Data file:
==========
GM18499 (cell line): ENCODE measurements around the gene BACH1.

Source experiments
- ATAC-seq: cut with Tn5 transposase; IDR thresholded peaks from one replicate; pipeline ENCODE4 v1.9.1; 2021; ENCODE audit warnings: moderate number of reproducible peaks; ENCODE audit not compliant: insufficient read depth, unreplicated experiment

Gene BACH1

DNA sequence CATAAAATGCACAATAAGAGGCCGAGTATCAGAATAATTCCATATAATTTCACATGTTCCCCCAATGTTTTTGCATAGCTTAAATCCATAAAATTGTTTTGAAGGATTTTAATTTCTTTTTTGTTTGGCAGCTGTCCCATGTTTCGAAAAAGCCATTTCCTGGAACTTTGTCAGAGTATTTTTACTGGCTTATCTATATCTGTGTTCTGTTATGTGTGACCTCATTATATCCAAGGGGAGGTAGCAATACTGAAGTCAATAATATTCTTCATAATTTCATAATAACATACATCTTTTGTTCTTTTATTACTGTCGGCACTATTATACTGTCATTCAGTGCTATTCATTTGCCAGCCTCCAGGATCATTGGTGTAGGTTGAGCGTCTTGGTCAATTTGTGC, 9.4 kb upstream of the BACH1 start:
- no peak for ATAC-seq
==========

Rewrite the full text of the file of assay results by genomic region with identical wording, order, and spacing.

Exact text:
GM18499 (cell line): ENCODE measurements around the gene BACH1.

Source experiments
- ATAC-seq: cut with Tn5 transposase; IDR thresholded peaks from one replicate; pipeline ENCODE4 v1.9.1; 2021; ENCODE audit warnings: moderate number of reproducible peaks; ENCODE audit not compliant: insufficient read depth, unreplicated experiment

Gene BACH1

DNA sequence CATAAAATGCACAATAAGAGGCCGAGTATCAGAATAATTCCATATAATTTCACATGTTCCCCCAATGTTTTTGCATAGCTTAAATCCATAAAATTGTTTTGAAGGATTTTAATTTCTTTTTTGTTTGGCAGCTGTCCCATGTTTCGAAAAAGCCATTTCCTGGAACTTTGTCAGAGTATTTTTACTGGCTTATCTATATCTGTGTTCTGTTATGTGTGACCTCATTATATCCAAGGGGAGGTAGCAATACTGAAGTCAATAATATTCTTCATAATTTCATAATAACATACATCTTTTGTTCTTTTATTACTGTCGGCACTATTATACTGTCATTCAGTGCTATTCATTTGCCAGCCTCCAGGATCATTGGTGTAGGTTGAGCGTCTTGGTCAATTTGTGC, 9.4 kb upstream of the BACH1 start:
- no peak for ATAC-seq